Attorneys are seeking a new trial in civilian court for the soldier convicted of the 2012 Kandahar massacre based largely on allegations that he was under the effects of an anti-malarial drug that induced psychosis at the time of the murders.
The petition for a civilian trial comes after former Army Staff Sgt. Robert Bales, 45, exhausted his appeals through the military justice system.
Now, Bales’ lawyers are using a federal statute that allows convicted service members to challenge their court martial findings in civilian court, according to John N. Maher, one of Bales’ attorneys and a former Army judge advocate general.
During Bales’ military career — which included four combat tours between 2003 and 2012 — he was given the anti-malarial drug mefloquine, which is known to have caused mental health problems in some patients, his attorneys wrote in a petition filed earlier this week in U.S. federal court.
In the case of Bales, the drug had “long-lasting adverse psychiatric effects,” including “symptoms of psychosis and tendencies to engage in violence,” the petition reads.
Bales pleaded guilty in 2013 to avoid the death penalty for the slayings of 16 Afghan civilians during nighttime raids in Panjwai district, Kandahar province, on March 11, 2012.
The atrocity was one of the worst in the war, triggering demonstrations against the U.S. presence in Afghanistan and gifting propaganda for Taliban insurgents.
But during his trial, the fact that Bales took mefloquine was not presented to the court or to a sanity board to determine whether he was mentally fit to even enter a guilty plea, Maher said.
“Before they sent the case to the death penalty, they should have put the mefloquine issue in front of the sanity board and that never happened,” Maher told Army Times. “The Army Court of Criminal Appeals had this stuff and we asked them to send it back to a trial judge."
As part of his sentencing agreement in 2013, Bales admitted to using steroids during the deployment. He also admitted to getting drunk on Camp Belambai prior to the murders, which involved slaying men, women and children, then setting their corpses on fire.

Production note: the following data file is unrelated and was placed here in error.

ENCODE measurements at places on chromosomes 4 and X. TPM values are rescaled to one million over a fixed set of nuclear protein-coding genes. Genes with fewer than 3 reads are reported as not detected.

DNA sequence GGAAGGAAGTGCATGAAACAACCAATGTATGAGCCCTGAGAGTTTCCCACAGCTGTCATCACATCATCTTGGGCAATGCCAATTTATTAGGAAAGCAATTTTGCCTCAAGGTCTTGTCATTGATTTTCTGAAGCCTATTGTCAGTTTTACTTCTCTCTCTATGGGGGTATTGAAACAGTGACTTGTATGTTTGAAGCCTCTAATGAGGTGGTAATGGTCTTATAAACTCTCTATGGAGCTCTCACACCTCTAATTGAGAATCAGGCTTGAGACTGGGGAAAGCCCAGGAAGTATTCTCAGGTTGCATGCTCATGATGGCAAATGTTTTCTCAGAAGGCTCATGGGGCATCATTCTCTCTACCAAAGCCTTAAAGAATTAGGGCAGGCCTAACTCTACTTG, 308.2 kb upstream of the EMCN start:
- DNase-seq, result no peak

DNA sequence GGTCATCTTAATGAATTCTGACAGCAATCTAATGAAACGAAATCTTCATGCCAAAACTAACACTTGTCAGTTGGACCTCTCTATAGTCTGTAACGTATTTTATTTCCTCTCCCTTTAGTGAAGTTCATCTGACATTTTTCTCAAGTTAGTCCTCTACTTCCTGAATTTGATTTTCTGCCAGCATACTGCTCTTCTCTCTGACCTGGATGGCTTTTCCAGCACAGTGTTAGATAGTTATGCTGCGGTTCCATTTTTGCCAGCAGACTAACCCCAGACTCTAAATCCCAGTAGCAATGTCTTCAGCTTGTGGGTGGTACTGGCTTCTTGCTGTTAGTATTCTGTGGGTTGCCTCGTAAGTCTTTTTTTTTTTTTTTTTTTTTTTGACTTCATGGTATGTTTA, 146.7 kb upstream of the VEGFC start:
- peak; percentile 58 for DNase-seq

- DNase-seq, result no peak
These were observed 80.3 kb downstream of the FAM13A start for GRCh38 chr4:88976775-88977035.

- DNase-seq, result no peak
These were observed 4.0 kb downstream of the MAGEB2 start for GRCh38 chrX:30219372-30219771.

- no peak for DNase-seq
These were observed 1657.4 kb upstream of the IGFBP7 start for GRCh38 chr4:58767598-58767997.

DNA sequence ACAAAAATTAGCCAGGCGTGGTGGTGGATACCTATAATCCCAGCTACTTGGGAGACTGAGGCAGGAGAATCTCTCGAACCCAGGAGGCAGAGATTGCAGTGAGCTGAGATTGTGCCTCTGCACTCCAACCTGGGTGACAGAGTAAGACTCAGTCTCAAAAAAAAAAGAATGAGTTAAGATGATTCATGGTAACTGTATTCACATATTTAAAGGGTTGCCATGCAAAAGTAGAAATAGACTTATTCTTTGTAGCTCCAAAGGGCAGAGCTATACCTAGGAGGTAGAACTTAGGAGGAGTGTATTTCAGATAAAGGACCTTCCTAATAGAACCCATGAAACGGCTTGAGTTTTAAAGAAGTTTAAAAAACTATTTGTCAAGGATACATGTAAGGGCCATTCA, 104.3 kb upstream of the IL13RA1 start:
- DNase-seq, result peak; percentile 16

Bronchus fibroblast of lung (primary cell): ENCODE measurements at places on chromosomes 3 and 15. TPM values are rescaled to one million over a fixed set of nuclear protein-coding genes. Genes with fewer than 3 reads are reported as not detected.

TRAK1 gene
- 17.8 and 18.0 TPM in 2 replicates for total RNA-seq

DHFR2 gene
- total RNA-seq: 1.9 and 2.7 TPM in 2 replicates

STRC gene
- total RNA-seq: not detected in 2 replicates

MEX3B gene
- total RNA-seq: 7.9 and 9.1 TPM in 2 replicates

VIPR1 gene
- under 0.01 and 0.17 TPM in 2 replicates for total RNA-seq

Those deaths, while not in dispute, should be understood within the context of Bales’ compromised mental state, his attorneys argued.
“We don’t necessarily believe that the court should send [Bales] home,” Maher said. “Instead, what we do believe for sure is that [Bales] should have a new sanity hearing, plea and all of that.”
“Big picture is: we don’t know if Bales is guilty or not, but what we do know is this information should have been there," Maher added.
Remington Nevin, a former Army physician and epidemiologist who consults on the adverse effects of anti-malarial drugs, testified in sworn statements that Bales was likely under the symptoms of psychosis at the time of the murders.
“It is likely that Bales did in fact experience visual hallucinations of flashing lights ... during his guard shift the evening prior to the incident in question,” Nevin wrote in an affidavit provided to Army Times.
“It is also my opinion that it is likely that SSG Bales’ visual hallucinations of flashing lights were accompanied by paranoia and bizarre, persecutory delusions that these constituted a highly dangerous threat, and that these perceptual disturbances, which are fully consistent with the known lasting adverse effects of mefloquine intoxication, compelled SSG Bales to ‘take action,’” Nevin’s affidavit reads.
Bales was likely first exposed to mefloquine during a 2004 deployment to Iraq, though it wasn’t properly documented in his medical records.
A fellow soldier said in a sworn statement that he and Bales would both ingest the drug during weekly formations.
After that deployment, Bales began to complain of memory impairment and depression, according to court records. After several more combat deployments, he complained of insomnia, irritability, anger, decreased ability to concentrate and memory impairment.
In July 2013, the Food and Drug Administration issued a Drug Safety Communication stating that mefloquine has some rare, but sometimes permanent, side effects including “feeling anxious, mistrustful, depressed or having hallucinations.”
The issues with mefloquine became more well-known in the wake of Bales’ trial.
Less than a month after Bales was sentenced, U.S. Army Special Operations Command, under which Bales had been assigned as an enabler for Army Green Berets, ordered commanders and medical personnel to stop using the anti-malarial drug, according to Nevin’s affidavits.